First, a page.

Of course, it should go without saying that groceries in some parts of the country will be cheaper than in the Midwest city where I live, while others will be more expensive. And of course, consumers can sometimes find more affordable off-brands than some of the above, just as they could find brands that are much spendier. But these 2018 BLS statistics are “U.S. city average[s],” meaning it’s fair and accurate to compare them to mid-tier brands in this American city in 2022 — and the comparison is damning.
The left-wing media and Biden apologists will retort that prices are the fault of a virus or Vladimir Putin or malicious corporations, but the administration’s reckless fiscal policies speak for themselves. And it isn’t as though other presidents don’t have to contend with geopolitical forces or crises outside their control. When Trump was in office, everything from an airborne virus to Twitter spats was his fault. Now that Biden is commander in chief, it’s only right that the direct consequences of his policy failures be laid at his feet.
So consider this a fact-check. Biden’s claim that inflation is up “hardly at all” deserves pants-on-fire status and all the Pinocchios. But Americans don’t require a fact-check. They just got home from the grocery store, and they’re shocked at what they see.
Kylee Griswold is an assistant editor at The Federalist. She previously worked as the copy editor for the Washington Examiner magazine and as an editor and producer at National Geographic. She holds a B.S. in Communication Arts/Speech and an A.S. in Criminal Justice and writes on topics including feminism and gender issues, religion, and the media. Follow her on Twitter @kyleezempel.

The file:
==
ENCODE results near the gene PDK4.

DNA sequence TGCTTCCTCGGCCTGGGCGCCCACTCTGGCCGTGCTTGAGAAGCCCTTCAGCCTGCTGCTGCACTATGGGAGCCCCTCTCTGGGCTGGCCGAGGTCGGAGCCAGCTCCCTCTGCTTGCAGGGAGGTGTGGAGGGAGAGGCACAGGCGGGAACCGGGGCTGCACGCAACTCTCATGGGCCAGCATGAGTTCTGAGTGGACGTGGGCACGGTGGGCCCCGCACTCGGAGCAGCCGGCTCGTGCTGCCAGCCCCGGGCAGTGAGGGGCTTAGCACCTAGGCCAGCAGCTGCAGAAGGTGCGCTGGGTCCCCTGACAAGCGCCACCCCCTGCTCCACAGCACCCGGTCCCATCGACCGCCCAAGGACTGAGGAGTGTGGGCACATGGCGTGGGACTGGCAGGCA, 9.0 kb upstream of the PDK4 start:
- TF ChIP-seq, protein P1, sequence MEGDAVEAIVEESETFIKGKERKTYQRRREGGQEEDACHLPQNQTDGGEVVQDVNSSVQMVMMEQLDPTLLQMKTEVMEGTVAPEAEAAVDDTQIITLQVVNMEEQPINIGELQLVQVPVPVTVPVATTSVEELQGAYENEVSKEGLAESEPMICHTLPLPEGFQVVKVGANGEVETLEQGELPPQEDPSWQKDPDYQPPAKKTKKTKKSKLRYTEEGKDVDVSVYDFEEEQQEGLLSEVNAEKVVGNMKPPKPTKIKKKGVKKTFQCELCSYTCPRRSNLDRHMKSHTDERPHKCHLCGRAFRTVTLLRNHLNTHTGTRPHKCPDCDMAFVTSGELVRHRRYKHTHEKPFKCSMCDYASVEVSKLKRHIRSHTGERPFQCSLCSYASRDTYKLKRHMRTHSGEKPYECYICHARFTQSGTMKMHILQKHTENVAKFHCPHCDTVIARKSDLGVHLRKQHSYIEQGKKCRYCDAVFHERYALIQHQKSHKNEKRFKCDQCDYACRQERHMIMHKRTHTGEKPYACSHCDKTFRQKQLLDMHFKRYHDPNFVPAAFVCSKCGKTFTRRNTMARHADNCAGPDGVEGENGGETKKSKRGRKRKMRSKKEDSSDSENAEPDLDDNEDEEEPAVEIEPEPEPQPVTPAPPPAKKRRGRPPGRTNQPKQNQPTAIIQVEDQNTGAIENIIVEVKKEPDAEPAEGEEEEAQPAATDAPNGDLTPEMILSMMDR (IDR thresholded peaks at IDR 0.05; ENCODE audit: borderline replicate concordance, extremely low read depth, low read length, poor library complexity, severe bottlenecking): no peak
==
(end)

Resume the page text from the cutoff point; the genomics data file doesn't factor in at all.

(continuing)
One of the things that went largely unnoticed about yesterday’s Federal Open Market Committee (FOMC) is how little consensus there is about the median term future.
Fed officials are in very close agreement about the path of the Federal Funds rate this year and next year, according to the dot plot of the Summary of Economic Projections (SEP). Eight of the FOMC participants see the target range between four and 4.25 percent, and nine see the range at 4.25 to 4.50 percent. One outlier sees it a quarter point higher, and one sees it a quarter point lower.
There are three levels that get a lot of support for the end of 2023 projection. There are six FOMC participants who foresee a range of 4.25 to 4.50 percent, six who see 4.50 to 4.75, and six who see 4.75 to 5.00 percent. One outlier sees the target range between 3.75 and four percent. The point is that the Fed’s projections are pretty tightly clustered around three positions that are themselves close to one another.